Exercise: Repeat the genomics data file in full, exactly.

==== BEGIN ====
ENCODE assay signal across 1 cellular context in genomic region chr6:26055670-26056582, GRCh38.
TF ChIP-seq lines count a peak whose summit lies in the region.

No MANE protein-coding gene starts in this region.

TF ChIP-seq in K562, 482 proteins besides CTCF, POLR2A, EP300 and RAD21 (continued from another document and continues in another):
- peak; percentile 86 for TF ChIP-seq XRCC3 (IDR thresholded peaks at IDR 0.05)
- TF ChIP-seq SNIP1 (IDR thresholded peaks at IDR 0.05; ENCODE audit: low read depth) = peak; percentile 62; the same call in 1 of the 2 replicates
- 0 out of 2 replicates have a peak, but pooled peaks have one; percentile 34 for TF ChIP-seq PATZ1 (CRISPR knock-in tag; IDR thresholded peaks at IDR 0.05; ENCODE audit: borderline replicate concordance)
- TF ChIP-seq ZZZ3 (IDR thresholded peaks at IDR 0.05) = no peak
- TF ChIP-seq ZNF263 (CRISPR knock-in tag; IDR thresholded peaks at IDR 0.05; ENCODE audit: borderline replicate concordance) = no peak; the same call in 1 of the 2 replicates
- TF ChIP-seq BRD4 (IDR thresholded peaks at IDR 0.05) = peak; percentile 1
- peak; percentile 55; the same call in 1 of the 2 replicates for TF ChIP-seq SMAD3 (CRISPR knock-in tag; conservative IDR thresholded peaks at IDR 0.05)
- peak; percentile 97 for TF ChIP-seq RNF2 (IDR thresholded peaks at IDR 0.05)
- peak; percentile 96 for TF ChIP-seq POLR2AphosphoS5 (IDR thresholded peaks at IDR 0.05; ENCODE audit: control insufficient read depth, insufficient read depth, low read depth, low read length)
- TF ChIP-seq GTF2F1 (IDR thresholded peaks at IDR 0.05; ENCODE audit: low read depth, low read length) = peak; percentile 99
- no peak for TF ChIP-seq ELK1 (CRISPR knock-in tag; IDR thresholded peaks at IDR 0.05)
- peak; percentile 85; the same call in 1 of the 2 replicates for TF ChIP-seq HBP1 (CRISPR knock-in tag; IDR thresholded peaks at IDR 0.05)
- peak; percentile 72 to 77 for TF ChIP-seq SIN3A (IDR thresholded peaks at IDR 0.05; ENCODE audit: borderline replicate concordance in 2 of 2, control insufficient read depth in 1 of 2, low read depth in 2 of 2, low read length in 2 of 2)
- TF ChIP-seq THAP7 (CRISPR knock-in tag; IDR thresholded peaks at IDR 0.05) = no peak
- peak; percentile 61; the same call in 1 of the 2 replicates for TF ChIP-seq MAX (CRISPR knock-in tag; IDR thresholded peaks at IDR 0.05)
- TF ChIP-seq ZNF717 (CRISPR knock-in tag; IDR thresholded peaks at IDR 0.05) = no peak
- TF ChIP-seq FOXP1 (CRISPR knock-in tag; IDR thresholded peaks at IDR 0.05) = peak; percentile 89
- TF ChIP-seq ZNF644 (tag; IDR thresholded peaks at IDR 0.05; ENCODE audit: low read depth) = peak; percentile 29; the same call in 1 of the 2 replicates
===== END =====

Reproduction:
ENCODE assay signal across 1 cellular context in genomic region chr6:26055670-26056582, GRCh38.
TF ChIP-seq lines count a peak whose summit lies in the region.

No MANE protein-coding gene starts in this region.

TF ChIP-seq in K562, 482 proteins besides CTCF, POLR2A, EP300 and RAD21 (continued from another document and continues in another):
- peak; percentile 86 for TF ChIP-seq XRCC3 (IDR thresholded peaks at IDR 0.05)
- TF ChIP-seq SNIP1 (IDR thresholded peaks at IDR 0.05; ENCODE audit: low read depth) = peak; percentile 62; the same call in 1 of the 2 replicates
- 0 out of 2 replicates have a peak, but pooled peaks have one; percentile 34 for TF ChIP-seq PATZ1 (CRISPR knock-in tag; IDR thresholded peaks at IDR 0.05; ENCODE audit: borderline replicate concordance)
- TF ChIP-seq ZZZ3 (IDR thresholded peaks at IDR 0.05) = no peak
- TF ChIP-seq ZNF263 (CRISPR knock-in tag; IDR thresholded peaks at IDR 0.05; ENCODE audit: borderline replicate concordance) = no peak; the same call in 1 of the 2 replicates
- TF ChIP-seq BRD4 (IDR thresholded peaks at IDR 0.05) = peak; percentile 1
- peak; percentile 55; the same call in 1 of the 2 replicates for TF ChIP-seq SMAD3 (CRISPR knock-in tag; conservative IDR thresholded peaks at IDR 0.05)
- peak; percentile 97 for TF ChIP-seq RNF2 (IDR thresholded peaks at IDR 0.05)
- peak; percentile 96 for TF ChIP-seq POLR2AphosphoS5 (IDR thresholded peaks at IDR 0.05; ENCODE audit: control insufficient read depth, insufficient read depth, low read depth, low read length)
- TF ChIP-seq GTF2F1 (IDR thresholded peaks at IDR 0.05; ENCODE audit: low read depth, low read length) = peak; percentile 99
- no peak for TF ChIP-seq ELK1 (CRISPR knock-in tag; IDR thresholded peaks at IDR 0.05)
- peak; percentile 85; the same call in 1 of the 2 replicates for TF ChIP-seq HBP1 (CRISPR knock-in tag; IDR thresholded peaks at IDR 0.05)
- peak; percentile 72 to 77 for TF ChIP-seq SIN3A (IDR thresholded peaks at IDR 0.05; ENCODE audit: borderline replicate concordance in 2 of 2, control insufficient read depth in 1 of 2, low read depth in 2 of 2, low read length in 2 of 2)
- TF ChIP-seq THAP7 (CRISPR knock-in tag; IDR thresholded peaks at IDR 0.05) = no peak
- peak; percentile 61; the same call in 1 of the 2 replicates for TF ChIP-seq MAX (CRISPR knock-in tag; IDR thresholded peaks at IDR 0.05)
- TF ChIP-seq ZNF717 (CRISPR knock-in tag; IDR thresholded peaks at IDR 0.05) = no peak
- TF ChIP-seq FOXP1 (CRISPR knock-in tag; IDR thresholded peaks at IDR 0.05) = peak; percentile 89
- TF ChIP-seq ZNF644 (tag; IDR thresholded peaks at IDR 0.05; ENCODE audit: low read depth) = peak; percentile 29; the same call in 1 of the 2 replicates